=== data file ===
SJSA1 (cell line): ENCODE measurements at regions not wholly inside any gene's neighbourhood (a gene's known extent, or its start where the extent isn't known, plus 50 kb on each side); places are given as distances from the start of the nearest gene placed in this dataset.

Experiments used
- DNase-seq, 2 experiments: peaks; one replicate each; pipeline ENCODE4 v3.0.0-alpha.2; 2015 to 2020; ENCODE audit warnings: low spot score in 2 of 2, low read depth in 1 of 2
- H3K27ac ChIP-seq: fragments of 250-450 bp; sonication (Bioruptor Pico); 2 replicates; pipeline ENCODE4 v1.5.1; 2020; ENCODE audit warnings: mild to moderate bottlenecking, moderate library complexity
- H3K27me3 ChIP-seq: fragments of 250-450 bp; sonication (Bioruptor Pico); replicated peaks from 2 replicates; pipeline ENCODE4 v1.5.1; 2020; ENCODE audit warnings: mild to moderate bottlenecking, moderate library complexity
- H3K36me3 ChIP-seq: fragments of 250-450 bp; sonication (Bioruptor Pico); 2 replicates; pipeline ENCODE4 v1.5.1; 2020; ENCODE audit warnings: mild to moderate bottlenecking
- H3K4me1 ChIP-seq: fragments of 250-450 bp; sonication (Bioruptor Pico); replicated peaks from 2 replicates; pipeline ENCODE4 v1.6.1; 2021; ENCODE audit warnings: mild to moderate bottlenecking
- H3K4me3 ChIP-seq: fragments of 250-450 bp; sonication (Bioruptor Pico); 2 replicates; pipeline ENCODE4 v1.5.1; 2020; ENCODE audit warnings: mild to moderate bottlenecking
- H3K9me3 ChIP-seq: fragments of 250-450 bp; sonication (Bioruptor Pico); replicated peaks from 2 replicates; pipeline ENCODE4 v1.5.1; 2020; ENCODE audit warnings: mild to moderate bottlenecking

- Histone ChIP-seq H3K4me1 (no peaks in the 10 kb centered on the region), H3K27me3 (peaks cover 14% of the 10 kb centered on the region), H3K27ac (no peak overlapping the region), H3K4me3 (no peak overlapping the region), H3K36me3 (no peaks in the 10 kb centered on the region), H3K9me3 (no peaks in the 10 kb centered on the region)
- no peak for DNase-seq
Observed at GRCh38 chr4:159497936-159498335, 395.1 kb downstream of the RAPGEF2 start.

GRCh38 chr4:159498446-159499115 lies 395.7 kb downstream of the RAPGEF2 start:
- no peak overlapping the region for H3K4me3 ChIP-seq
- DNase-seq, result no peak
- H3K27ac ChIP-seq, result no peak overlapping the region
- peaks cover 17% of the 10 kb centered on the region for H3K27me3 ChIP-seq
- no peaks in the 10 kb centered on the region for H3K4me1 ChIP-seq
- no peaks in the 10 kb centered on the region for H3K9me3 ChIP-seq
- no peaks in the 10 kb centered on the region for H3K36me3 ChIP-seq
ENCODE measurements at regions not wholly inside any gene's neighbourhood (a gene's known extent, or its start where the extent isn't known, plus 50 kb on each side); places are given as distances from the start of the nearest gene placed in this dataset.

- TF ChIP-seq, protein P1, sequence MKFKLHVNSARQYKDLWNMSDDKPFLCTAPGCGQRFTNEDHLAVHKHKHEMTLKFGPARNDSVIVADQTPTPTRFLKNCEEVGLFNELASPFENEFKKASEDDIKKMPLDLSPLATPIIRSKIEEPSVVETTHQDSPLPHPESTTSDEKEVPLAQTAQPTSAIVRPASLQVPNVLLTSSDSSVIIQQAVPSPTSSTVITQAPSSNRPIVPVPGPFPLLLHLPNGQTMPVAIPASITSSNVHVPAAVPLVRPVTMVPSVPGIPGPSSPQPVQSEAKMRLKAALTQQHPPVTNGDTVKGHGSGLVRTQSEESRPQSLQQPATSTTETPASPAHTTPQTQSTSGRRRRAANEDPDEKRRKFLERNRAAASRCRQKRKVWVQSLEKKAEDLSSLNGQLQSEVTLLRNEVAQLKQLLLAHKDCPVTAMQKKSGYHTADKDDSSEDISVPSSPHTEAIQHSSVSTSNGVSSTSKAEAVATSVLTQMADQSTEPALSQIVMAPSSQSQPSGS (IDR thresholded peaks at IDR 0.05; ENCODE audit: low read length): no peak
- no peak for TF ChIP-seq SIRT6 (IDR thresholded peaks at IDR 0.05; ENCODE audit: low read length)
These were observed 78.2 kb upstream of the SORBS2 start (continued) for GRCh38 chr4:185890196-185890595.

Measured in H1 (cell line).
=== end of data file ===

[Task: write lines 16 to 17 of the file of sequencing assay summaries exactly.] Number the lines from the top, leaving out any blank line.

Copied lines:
- H3K27ac ChIP-seq, result no peak overlapping the region
- peaks cover 17% of the 10 kb centered on the region for H3K27me3 ChIP-seq